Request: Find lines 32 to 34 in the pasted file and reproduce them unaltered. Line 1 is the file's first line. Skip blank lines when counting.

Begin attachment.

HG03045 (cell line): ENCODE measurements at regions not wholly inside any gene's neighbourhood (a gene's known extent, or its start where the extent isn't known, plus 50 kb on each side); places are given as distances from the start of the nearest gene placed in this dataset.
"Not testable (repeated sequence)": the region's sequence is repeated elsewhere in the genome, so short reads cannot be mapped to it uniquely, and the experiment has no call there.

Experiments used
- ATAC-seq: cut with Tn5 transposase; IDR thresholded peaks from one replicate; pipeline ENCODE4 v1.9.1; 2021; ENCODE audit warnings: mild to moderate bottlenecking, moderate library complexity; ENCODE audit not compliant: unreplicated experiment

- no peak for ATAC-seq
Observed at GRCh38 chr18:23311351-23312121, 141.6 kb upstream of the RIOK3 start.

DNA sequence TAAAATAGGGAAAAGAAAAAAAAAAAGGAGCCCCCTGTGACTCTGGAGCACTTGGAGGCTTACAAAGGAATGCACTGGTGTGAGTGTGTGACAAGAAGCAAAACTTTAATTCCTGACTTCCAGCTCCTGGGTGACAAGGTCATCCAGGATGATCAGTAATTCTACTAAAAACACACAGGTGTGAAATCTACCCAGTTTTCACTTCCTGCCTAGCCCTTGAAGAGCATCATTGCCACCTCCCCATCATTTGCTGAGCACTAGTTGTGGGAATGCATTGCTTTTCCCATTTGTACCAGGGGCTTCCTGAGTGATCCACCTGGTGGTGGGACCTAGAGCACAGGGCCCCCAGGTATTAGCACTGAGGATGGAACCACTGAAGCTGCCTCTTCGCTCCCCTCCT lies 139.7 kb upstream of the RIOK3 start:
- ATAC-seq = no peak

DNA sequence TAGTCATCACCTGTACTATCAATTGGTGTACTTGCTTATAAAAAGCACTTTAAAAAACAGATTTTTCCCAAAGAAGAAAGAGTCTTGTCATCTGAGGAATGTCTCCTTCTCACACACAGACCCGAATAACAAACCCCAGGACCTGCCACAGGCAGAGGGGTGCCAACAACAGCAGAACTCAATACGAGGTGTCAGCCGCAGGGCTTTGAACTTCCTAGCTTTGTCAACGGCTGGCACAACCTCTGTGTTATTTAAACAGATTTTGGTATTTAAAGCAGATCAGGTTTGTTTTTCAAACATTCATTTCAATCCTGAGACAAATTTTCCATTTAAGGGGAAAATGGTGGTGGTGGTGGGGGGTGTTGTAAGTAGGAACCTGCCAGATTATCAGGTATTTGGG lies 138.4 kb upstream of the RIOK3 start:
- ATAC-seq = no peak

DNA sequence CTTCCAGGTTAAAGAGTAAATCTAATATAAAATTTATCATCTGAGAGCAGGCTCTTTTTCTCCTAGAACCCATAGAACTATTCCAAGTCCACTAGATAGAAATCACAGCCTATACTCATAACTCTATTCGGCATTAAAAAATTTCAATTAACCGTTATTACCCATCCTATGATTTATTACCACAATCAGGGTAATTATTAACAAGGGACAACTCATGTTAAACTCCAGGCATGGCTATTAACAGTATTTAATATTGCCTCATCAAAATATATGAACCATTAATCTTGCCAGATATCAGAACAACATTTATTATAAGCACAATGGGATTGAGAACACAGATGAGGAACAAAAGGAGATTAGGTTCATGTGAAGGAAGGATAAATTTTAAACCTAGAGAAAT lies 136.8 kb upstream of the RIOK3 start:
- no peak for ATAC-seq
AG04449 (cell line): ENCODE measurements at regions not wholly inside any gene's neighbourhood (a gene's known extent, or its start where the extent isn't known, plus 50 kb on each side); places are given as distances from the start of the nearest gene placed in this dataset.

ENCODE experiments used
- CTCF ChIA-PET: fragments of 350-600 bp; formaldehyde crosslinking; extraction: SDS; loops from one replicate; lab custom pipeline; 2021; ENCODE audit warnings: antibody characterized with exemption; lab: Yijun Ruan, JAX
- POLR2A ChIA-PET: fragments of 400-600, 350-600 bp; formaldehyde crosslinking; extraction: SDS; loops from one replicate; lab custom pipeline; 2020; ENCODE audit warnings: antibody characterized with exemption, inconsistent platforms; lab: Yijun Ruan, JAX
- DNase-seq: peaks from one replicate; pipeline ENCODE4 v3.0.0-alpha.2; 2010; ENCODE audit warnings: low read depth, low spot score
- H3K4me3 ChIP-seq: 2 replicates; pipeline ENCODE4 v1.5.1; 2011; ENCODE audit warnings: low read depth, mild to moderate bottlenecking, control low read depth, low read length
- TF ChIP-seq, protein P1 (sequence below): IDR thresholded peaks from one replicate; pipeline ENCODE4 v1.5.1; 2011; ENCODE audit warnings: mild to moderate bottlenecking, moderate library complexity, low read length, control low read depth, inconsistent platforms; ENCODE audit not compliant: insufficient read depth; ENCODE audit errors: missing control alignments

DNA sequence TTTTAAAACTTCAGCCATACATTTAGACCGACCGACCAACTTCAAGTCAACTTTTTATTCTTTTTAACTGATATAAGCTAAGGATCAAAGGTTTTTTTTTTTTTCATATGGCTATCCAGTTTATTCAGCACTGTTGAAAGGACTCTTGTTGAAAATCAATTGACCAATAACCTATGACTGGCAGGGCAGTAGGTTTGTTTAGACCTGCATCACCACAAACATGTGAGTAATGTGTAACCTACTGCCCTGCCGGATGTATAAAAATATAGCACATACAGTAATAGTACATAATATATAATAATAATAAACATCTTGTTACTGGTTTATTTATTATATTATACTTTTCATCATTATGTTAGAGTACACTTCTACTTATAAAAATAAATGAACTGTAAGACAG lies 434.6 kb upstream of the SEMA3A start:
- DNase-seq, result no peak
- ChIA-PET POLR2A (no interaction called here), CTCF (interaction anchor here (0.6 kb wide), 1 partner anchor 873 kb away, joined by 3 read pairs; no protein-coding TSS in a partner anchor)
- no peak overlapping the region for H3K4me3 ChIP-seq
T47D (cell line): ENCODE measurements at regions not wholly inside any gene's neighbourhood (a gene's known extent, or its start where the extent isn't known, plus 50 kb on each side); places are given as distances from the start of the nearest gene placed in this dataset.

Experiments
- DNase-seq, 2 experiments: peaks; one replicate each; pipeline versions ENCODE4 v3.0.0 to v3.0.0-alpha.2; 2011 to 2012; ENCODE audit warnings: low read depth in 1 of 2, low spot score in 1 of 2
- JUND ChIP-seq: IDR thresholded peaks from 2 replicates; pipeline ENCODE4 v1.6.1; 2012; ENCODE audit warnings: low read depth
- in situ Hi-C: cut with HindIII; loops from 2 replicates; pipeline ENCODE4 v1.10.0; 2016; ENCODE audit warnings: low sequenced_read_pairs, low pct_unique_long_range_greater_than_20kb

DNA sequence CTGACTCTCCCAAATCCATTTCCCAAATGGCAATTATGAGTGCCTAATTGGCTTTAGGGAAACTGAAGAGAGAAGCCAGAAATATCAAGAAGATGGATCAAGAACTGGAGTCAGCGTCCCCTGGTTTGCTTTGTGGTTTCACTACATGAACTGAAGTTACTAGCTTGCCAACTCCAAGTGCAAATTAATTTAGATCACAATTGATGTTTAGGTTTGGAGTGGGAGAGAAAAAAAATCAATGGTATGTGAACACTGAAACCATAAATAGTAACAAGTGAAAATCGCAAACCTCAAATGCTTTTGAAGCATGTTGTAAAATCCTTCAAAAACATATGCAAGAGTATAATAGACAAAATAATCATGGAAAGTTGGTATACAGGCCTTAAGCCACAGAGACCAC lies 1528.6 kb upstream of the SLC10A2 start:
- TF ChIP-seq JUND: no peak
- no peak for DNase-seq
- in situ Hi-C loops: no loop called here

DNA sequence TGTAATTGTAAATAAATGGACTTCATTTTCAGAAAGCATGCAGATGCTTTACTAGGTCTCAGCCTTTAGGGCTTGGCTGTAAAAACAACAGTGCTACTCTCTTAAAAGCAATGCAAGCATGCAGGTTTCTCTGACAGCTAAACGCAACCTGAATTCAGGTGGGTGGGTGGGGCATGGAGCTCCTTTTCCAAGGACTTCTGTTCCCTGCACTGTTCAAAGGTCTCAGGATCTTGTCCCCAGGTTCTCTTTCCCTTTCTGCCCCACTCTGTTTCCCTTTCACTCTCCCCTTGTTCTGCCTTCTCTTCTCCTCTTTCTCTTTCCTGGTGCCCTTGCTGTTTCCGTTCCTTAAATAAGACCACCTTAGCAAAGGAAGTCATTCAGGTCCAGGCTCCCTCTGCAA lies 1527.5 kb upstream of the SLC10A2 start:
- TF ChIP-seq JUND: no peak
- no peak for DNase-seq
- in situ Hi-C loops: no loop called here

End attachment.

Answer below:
- in situ Hi-C loops: no loop called here

DNA sequence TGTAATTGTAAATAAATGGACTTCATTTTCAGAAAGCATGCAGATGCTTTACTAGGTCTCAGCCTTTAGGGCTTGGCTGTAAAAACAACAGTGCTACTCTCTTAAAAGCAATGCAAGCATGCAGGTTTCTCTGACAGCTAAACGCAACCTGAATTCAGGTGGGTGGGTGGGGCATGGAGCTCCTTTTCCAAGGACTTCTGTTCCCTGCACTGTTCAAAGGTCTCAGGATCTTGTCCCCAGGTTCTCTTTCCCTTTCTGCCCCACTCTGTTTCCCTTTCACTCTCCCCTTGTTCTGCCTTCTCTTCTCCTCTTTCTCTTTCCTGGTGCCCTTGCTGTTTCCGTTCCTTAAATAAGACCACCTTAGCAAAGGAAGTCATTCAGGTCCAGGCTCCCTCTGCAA lies 1527.5 kb upstream of the SLC10A2 start:
- TF ChIP-seq JUND: no peak